Volume 8, Issue 2, Summer 1990


The fisherman bat (Noctilio leporinus), also known as the bulldog bat, is aptly named. It is highly adapted for catching and eating fish. Its huge feet, long legs, and especially sharp claws are used to gaff fish directly from the water. Once caught, fish are quickly scooped up to the bat's large mouth. Its bulldog-like jowls, which form internal pouches, and its long canines secure slippery fish for consumption in flight or at a perch if one is available nearby.

Fisherman bats fly low over the surface of pools, slow-flowing rivers, or coastal lagoons hunting for their meals, and some have even been seen over open waters. Using highly sophisticated echolocation abilities, they can detect even the slightest ripple in the water, indicating a fish just below the surface. In laboratory experiments, these bats also detected objects as minute as the diameter of a human hair, extending only two millimeters out of the water.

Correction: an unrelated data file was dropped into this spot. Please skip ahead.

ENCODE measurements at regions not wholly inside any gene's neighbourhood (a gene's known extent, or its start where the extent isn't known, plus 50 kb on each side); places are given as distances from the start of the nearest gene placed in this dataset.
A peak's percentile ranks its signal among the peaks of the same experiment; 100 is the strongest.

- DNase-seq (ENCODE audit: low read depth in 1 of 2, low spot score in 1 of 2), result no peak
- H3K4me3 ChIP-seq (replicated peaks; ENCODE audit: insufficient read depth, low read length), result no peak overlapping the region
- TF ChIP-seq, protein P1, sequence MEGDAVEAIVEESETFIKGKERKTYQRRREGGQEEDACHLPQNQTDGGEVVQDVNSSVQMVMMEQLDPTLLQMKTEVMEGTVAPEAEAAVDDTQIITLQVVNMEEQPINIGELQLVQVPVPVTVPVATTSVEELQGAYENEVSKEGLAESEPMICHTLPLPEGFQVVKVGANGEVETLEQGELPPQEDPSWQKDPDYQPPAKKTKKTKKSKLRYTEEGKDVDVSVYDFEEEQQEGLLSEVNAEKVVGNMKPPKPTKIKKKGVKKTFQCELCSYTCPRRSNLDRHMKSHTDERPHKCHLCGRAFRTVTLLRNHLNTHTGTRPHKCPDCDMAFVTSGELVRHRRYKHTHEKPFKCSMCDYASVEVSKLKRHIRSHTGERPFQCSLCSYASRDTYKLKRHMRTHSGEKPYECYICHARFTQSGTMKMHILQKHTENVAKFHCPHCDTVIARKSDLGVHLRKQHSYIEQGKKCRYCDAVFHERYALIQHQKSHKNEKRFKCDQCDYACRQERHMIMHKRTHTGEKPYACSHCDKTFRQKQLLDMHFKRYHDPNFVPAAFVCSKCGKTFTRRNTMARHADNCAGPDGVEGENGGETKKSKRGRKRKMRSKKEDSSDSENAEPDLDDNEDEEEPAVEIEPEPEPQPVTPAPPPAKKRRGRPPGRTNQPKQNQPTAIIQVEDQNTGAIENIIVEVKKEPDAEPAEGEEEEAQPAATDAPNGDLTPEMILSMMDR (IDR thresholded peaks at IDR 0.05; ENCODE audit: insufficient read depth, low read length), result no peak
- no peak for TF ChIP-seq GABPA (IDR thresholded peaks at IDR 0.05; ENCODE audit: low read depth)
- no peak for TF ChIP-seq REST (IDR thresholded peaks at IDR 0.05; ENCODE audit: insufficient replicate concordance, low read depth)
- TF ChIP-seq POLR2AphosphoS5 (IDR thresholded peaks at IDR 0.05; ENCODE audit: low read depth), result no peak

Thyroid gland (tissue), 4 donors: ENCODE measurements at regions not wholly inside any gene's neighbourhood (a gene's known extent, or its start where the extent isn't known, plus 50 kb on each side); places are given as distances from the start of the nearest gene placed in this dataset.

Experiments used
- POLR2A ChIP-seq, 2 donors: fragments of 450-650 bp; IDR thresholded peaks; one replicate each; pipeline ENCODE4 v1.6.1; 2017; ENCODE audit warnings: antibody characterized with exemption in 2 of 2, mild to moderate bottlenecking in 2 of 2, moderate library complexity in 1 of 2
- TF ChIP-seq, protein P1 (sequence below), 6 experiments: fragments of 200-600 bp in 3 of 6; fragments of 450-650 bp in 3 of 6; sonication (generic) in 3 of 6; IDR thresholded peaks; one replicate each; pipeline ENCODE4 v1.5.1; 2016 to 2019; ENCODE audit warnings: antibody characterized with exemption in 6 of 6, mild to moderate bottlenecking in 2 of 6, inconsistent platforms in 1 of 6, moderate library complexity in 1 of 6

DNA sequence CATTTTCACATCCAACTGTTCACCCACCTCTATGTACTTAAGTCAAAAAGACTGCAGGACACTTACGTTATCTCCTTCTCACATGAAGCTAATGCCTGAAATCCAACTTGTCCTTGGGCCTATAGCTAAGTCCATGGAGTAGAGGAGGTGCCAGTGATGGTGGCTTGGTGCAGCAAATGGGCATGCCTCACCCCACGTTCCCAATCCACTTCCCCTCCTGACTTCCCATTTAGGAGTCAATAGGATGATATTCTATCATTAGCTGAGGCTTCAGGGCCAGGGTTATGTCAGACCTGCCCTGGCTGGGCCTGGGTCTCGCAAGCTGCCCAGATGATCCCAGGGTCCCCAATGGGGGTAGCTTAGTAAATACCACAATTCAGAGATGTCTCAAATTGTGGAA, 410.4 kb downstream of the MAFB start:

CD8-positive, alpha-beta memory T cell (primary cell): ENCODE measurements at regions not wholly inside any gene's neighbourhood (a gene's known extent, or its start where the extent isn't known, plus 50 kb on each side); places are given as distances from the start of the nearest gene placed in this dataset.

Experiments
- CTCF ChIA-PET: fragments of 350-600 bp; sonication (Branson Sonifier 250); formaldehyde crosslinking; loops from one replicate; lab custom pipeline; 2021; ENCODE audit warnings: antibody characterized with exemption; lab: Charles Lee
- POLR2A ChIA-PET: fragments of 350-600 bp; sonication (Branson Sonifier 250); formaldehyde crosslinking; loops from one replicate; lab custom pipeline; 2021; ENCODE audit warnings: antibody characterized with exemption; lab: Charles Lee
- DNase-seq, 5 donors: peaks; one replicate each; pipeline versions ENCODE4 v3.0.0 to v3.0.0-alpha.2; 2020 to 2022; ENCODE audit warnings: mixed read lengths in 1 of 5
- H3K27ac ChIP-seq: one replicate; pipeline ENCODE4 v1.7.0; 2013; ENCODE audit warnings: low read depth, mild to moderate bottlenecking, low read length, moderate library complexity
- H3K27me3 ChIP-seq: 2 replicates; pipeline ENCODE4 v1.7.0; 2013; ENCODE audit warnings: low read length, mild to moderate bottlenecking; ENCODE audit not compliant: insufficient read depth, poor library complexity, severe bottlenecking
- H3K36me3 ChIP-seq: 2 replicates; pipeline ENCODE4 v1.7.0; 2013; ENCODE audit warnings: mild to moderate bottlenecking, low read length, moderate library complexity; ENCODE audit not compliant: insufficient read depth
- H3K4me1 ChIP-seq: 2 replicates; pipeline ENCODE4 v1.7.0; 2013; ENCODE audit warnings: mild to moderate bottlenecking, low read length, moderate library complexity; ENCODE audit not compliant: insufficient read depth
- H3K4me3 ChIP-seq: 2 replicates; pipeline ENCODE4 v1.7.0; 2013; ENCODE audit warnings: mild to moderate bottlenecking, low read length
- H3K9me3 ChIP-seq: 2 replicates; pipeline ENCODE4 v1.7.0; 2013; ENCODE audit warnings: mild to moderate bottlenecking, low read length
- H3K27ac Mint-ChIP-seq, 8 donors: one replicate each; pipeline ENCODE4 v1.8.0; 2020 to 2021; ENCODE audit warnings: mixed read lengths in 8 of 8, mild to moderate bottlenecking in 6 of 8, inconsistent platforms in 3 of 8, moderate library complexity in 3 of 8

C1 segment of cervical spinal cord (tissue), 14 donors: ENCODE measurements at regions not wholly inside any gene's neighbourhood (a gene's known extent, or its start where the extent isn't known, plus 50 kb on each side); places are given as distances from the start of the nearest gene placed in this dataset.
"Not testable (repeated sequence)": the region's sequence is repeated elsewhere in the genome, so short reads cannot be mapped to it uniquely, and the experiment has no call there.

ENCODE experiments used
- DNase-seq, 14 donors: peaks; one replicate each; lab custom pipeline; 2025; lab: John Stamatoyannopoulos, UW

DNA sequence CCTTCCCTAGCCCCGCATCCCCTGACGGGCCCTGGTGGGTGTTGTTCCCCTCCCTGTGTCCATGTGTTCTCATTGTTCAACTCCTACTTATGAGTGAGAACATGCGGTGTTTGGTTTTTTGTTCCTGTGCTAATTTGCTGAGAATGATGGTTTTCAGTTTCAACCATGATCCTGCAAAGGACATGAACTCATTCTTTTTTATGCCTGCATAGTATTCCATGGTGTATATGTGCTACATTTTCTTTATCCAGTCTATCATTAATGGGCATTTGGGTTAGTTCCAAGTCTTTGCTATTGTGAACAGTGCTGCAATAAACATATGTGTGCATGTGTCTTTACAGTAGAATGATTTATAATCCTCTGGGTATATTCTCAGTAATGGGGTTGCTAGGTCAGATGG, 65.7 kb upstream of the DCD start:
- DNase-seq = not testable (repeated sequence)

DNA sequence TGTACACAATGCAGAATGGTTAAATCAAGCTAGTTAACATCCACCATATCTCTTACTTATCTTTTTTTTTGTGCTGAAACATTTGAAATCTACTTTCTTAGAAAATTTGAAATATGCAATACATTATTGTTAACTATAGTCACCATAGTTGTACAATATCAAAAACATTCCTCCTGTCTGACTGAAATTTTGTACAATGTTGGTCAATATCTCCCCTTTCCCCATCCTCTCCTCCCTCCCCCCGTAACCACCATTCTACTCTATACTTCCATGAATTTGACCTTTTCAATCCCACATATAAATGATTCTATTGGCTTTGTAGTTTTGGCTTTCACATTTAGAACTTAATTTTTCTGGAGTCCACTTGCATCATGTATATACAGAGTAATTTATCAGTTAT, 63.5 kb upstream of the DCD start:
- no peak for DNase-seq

They are found in Latin America from Mexico to Argentina. This bat was one of many filmed for the documentary on bats of the world upcoming this fall on CBS (see article, page 3).

Photo by Merlin D. Tuttle

All articles in this issue:

Sorry, no PDF available.